With Eagles fans descending on Melbourne this week for the Grand Final, here’s a helpful guide to the home of the world-famous Art Centre Spire.
Melbourne is a great city. It’s definitely in the top ten in Australia in my opinion, top five on a good day.
The people are sporadically friendly, the food expensive and we welcome your mining dollars with open arms.
There’s a saying in Melbourne, ‘if you don’t like the weather wait five minutes.’ Of course there is no guarantee you’d like the next set of weather.
This week looks good with what people are referring to as ‘Perth like weather’. I assume that means it’s not going to be like the cold dark nuclear winter we just went through.
It’s hard to convey how cold and miserable it’s been in Melbourne this winter to someone from Perth. We’ve just been in survival mode. Let’s just say reports of cannibalism aren’t just stories.
It’s going to be 25 degrees on Friday, 28 on the Grand Final and 30 on Sunday.
Melbourne is well serviced by public transport. Not that Melburnians think that. They act like they’re living in a third world country.
Melbourne’s iconic trams are fun to ride on for literally minutes.
Taxis are ok but will be hard to get on Grand Final night. Whatever you do don’t wait in a taxi rank. You’ll be there till the end of time. A taxi driver will know less about Melbourne’s geography than you.
Go to the edge of the city and hail one. You can use Uber too. All the kids are doing it and you get cheaper fares because they are completely unregulated and contribute nothing to infrastructure costs like Taxis do. That means big savings to you! Viva the internet revolution.
Trains are frequent and work fairly well by international standards if you don’t count a lot of countries.
There are lots of buses which Melburnians never use. They act like a bus is an unfashionable café, queuing instead for a train for hours, as several empty buses go past.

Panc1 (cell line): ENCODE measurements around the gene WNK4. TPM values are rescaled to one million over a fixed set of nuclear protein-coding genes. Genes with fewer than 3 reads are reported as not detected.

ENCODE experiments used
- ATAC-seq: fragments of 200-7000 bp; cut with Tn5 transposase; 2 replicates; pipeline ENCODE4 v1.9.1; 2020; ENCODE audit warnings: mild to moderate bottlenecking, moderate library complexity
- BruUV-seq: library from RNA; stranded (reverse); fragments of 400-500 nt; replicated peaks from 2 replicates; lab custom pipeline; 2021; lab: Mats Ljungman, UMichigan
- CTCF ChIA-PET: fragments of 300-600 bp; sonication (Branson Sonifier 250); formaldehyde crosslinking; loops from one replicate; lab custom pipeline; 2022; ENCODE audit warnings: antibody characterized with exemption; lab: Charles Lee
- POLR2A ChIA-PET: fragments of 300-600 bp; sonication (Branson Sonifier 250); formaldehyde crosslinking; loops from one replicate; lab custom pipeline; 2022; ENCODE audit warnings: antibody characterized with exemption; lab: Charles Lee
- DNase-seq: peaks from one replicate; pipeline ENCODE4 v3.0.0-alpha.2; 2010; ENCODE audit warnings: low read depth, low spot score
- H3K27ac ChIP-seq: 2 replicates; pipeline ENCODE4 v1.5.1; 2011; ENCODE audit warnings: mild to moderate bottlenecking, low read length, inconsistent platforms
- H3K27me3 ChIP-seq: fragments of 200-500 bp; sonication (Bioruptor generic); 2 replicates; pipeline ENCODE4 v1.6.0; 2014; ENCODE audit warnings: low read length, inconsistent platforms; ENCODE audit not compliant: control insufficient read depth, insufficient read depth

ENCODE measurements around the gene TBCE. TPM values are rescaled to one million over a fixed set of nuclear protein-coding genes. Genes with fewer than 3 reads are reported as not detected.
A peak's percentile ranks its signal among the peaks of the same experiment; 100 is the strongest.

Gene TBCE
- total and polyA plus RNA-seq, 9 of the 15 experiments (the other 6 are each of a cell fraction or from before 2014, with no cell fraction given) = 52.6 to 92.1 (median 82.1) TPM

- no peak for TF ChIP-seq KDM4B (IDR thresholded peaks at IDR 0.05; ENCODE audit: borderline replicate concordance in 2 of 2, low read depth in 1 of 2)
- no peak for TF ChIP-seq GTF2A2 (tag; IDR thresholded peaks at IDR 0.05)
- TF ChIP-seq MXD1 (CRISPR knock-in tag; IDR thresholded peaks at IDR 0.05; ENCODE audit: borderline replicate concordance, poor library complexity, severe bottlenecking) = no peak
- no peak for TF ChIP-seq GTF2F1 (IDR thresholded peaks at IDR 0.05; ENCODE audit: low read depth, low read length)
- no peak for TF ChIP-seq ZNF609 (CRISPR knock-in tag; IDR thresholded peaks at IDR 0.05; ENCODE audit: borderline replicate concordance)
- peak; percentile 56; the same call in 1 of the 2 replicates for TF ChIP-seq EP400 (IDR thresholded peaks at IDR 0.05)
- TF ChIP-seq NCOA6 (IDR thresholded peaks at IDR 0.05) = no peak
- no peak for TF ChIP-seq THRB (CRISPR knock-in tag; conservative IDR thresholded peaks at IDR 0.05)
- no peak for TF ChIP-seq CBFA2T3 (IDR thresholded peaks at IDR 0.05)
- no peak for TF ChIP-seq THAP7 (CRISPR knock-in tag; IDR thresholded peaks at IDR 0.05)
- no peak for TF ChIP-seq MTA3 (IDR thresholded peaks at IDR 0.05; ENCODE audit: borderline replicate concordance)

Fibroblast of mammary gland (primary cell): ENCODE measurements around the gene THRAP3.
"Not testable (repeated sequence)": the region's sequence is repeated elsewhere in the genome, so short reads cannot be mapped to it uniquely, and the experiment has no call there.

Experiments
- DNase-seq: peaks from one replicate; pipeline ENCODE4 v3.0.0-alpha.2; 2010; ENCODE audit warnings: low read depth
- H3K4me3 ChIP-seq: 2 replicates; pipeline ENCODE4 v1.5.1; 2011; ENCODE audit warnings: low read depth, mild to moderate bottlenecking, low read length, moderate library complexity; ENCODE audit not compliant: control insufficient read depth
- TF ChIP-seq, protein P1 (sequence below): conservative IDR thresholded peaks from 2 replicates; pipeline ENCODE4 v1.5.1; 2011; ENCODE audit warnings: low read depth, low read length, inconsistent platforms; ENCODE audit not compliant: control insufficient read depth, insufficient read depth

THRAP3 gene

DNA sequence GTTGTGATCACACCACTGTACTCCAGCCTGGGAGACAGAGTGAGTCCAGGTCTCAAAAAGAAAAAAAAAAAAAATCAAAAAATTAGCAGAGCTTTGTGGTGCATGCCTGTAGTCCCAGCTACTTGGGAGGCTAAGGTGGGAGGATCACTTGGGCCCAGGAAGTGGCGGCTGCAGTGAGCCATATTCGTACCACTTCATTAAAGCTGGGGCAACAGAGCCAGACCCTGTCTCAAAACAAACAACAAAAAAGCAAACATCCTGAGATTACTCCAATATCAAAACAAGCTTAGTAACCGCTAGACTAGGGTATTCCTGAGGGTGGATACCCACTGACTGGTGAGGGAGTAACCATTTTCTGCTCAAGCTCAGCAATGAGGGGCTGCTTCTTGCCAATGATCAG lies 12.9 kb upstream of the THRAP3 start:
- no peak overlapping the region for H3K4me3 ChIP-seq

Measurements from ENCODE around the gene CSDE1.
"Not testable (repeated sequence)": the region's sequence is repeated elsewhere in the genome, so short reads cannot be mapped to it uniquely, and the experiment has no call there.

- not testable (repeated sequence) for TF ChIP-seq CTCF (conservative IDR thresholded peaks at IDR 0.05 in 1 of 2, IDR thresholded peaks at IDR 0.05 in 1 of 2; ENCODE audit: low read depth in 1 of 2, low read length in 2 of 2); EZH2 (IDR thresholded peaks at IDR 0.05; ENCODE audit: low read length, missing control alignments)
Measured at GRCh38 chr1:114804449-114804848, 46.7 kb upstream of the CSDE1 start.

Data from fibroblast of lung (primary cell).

Yeah, Melburnians queue for cafes. They’re the worst.
Actually, MYKI is the worst.
It is the ticketing system for Melbourne’s public transport system. It is complex and works poorly. The good news is it was astoundingly expensive to put in place.
There are no single trip passes because why would you want to make things easy for tourists?
You’ll have to buy a card and top it up. This should only take you six or seven days to complete at one of the dozens of inconveniently located machines.
Don’t worry, Metro’s helpful ticket inspectors will menace you accordingly if you don’t have one.
Hating MYKI will make you feel like a real Melburnian.
Best bet is to go to Flinders Street station in the heart of the city and get them to sort you out there.
Melburnians are a cultured lot. We like coffee, cafés, cafés that serve coffee, cafés in alleyways and coffee.
We also have lots of alleys in Melbourne which are world famous apparently. We have amazing graffiti in them which we tell people it’s art because that’s way cheaper than cleaning them all the time.
Tourists actually come and photograph it. Alleys are not just for junkies and homeless people any more. Yay!